Of all the lines rolled out by players this week, Wigan Warriors scrum-half Matty Smith was adamant about one particular message when he addressed the media ahead of the Super League Grand Final.
Simply put, Old Trafford is “no place for losers” – something he is only too aware of. After all, Smith was on the other side of the fence the last time Wigan and St Helens met in a Super League Grand Final, appearing as a 23-year-old in the Saints’ defeat to the Warriors back in 2010.
He told TotalRL.com of his memories from that night, admitting it was “disappointing” and “awful”, and admits it probably does taste sweeter to win one when you’ve lost one first.
“It was a disappointing night; it was my first Grand Final so I was ridiculously excited – and it was my first Wigan-Saints derby, too! To play in a Grand Final was pretty big, but it’s no place for losers is this arena. The disappointment is just awful surrounding it; but then the feeling we got last year was ridiculous – and we want that again.
“Like I said, Old Trafford is simply no place for losers.
“You probably appreciate it a little bit more when you lose one, yeah. You don’t want to lose any if you can help it, and we certainly don’t want to lose Saturday. We started way back last Christmas, running up hills in the snow, and we’ve put a lot of effort to get to this moment – we don’t want to waste the hard work.”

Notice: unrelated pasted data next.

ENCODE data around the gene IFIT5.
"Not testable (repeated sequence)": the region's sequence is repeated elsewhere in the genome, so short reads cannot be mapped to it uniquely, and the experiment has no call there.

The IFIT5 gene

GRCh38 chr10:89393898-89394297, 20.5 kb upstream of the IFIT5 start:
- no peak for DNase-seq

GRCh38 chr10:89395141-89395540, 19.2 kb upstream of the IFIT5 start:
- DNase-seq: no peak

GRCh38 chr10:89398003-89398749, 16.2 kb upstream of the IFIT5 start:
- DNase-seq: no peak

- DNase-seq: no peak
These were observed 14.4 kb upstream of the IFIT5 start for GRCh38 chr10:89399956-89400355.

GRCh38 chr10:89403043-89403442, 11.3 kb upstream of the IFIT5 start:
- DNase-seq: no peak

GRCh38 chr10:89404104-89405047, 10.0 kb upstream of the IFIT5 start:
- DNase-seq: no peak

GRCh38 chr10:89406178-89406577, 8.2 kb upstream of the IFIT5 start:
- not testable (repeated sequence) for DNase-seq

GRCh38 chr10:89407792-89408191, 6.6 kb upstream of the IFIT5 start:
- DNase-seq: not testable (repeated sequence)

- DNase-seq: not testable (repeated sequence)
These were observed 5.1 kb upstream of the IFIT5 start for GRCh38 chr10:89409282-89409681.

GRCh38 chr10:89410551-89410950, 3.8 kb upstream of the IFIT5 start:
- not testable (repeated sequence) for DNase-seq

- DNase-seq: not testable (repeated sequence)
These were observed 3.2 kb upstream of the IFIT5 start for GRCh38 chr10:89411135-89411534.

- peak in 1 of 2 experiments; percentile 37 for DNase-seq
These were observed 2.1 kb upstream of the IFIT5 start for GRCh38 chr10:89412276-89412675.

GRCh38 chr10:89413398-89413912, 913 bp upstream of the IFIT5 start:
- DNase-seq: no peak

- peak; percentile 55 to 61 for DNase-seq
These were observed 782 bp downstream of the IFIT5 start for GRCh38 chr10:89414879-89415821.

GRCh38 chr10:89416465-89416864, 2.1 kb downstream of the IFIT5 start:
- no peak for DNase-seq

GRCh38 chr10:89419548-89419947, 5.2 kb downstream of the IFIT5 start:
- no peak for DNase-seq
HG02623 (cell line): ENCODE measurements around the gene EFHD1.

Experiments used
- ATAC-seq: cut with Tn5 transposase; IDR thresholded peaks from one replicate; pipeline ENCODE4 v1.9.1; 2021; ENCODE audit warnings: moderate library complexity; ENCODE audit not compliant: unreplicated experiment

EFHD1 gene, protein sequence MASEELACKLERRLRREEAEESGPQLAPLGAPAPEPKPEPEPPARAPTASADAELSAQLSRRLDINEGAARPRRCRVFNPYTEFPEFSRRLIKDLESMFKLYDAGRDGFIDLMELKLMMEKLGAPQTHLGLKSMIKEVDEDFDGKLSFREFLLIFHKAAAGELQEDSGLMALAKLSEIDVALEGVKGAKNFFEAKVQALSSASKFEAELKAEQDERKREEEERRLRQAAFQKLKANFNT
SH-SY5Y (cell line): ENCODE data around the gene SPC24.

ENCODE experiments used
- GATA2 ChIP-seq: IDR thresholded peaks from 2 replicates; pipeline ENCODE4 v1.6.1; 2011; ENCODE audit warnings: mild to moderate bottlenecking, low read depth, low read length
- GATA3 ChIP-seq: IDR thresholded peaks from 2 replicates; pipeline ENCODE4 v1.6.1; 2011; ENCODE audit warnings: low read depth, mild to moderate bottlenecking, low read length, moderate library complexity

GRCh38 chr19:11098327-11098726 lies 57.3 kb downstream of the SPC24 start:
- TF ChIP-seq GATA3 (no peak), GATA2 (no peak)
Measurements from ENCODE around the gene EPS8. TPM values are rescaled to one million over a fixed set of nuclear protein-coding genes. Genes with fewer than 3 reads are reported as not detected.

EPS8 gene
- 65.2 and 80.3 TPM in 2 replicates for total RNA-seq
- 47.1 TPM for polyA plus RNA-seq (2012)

Smith says the excitement around Old Trafford week doesn’t decrease each and every time he comes back, but says the whole experience probably passed him by back in 2010. As an older head now, he admits he is trying to ensure Wigan’s young crop of players savour every moment – and touched on just how important the buildup to the game is for Old Trafford debutants.
“There’s excitement, nerves and everything all rolled into one. When we drove into the stadium it brought back great memories from last year, and it’s great to walk around the pitch and the changing rooms to get a feel for this place once again.
“It’s important; it’s important for the young lads and it’s good for the senior blokes to impart some wisdom on them and tell them what it’s all about. Back in 2010 when it was my first Grand Final it almost passed me by – the week and the game itself. It’s important for them to come and feel comfortable and safe with where they will be sitting and what they’ll be doing on Saturday night.”
Smith, like many Wigan players, spoke extensively about the culture Shaun Wane has built up at Wigan – saying that if Wane ever left, it would be tough to keep up the infamous Wigan culture, such is his passion for the club.
“Matty Peet and John Winder really drive the ethos all the way through the academy right up to first team, from the way we play to the way we act. The young lads have come in and done a brilliant job, and they’ve done such a good job because of the culture at Wigan.
“Without Waney though, the culture would go to be honest. He’s the heartbeat, and he’s the man who drives the culture and the determination of this club forward.”